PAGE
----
Tuesday, August 2, 2011

Fragmented and Totally Whole.

Myla Goldberg became one of my favorite authors during the very specifically-themed "Jewish American Women Writers" class that I took in college. We read her beautiful book Bee Season, which introduced me to the concept of "tikkun olam." (Very) basically, in the Lurianic Kabbalah vision, God filled vessels of light with which to create the world. These vessels shattered and bits of light became trapped in the material of the world. Through prayer and good deeds, this light can be released and the world can be healed and made whole.

54 days ago I began a new series of daily meditations that I'm calling "The Triple Threat": Kirtan Kriya, Sat Kriya and Sodarshan Chakra Kriya. Yogi Bhajan said that if all the other teachings were lost, these three exercises alone would suffice to carry us through into the new age. Kirtan and Sat Kriya are both potent, powerful exercises I had come to enjoy in the past. However, I had been vehemently avoiding the navel pumping-heavy Sodarshan Chakra Kriya for a long time. About a week before I started, though, I was reminded that this is the emergency parachute, when-all-else-fails meditation, and since nothing else seemed to be working, I finally surrendered.

Overtime and for countless reasons, I have become divided. I have turned away from or against parts of my being with shame or anger. I have allowed the voices of outside influences to become my voice, to the point where I couldn't hear myself in the din. All these interests compete for the right to direct my life, so that it is hard to make decisions without wondering if it really is the best choice. ("The voice of my mother says one thing, but the voice of my pastor is suggesting something else. Hmmm...") Like the light of creation, my light became scattered.

Aside from being great in a pinch, Sodarshan is notable for helping to clear the aura of past impressions, rebuilding the individual identity. With so many pieces currently in my spiritual puzzle, it's hard to say what is responsible for which effects, but the effect of Sodarshan seems to be the internal reintegration of my many fragmented parts. With this has come an incredible rush of vitality as I experience my total self, unburdened by battling special interest groups and the repression of previously shamed parts. The illusory veil separating my self from my Self is fading rapidly and I am left staring at someone who is quite okay and perfectly fine. I surely have so much more to learn, but there are many things that are not wrong but so very right with me.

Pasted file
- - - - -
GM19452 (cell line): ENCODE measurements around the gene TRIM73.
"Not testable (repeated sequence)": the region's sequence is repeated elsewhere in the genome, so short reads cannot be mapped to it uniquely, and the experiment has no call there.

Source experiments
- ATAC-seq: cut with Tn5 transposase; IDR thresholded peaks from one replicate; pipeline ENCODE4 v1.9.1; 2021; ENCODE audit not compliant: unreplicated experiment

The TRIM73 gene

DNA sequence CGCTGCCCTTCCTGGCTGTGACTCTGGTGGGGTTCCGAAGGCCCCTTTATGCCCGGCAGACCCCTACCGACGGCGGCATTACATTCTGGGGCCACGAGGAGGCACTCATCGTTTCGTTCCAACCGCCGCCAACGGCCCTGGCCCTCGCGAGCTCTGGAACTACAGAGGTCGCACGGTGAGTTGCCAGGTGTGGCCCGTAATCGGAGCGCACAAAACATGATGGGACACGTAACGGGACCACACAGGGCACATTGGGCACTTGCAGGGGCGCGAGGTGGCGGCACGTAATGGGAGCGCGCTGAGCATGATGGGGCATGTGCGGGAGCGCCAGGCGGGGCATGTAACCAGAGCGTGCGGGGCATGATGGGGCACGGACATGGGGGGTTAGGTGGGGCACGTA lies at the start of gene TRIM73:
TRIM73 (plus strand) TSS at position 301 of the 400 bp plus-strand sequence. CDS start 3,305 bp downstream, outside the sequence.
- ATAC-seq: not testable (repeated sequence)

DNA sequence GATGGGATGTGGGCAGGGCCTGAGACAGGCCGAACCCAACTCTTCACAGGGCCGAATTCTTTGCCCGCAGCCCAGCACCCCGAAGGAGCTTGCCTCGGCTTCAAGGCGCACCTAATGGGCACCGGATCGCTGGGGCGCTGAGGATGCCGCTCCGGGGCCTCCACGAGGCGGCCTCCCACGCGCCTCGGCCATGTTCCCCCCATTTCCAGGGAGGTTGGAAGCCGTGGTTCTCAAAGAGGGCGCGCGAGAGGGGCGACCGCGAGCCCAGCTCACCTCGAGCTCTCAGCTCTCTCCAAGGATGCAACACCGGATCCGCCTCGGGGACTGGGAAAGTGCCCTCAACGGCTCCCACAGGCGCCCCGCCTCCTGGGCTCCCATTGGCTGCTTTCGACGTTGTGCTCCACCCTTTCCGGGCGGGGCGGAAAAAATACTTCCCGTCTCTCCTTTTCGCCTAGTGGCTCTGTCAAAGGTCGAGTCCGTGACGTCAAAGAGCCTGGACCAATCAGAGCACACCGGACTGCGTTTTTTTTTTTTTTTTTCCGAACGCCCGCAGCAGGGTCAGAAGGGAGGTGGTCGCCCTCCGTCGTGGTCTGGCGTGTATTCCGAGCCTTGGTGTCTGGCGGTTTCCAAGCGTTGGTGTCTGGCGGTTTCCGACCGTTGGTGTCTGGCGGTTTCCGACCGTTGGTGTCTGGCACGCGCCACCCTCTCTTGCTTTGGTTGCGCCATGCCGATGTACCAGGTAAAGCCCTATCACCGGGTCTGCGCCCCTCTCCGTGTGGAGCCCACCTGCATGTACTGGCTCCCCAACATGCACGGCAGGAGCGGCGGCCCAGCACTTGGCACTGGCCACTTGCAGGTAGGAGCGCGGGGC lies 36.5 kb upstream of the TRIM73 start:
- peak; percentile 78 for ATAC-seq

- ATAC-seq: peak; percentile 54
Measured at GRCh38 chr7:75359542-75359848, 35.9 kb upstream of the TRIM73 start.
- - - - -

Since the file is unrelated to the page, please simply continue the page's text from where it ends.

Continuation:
This meditation has worked like a magic medicine- not always easy to swallow but so healing. Not only did it help me find wholeness in my fragmentation, but it also is clearing my subconscious, the lens with which I view the world. Among other unexpected positive outcomes, I find myself viewing the world with neutrality, taking ego affronts far less personally and feeling very internally complete...all major departures from previous patterns. As I free and lovingly collect each scattered bit of light, it gets easier to just Be...exactly as I am today, authentic and unapologetic. The thing I avoided was what I needed most of all.

Through whatever method or practice, I wish this experience for everyone.

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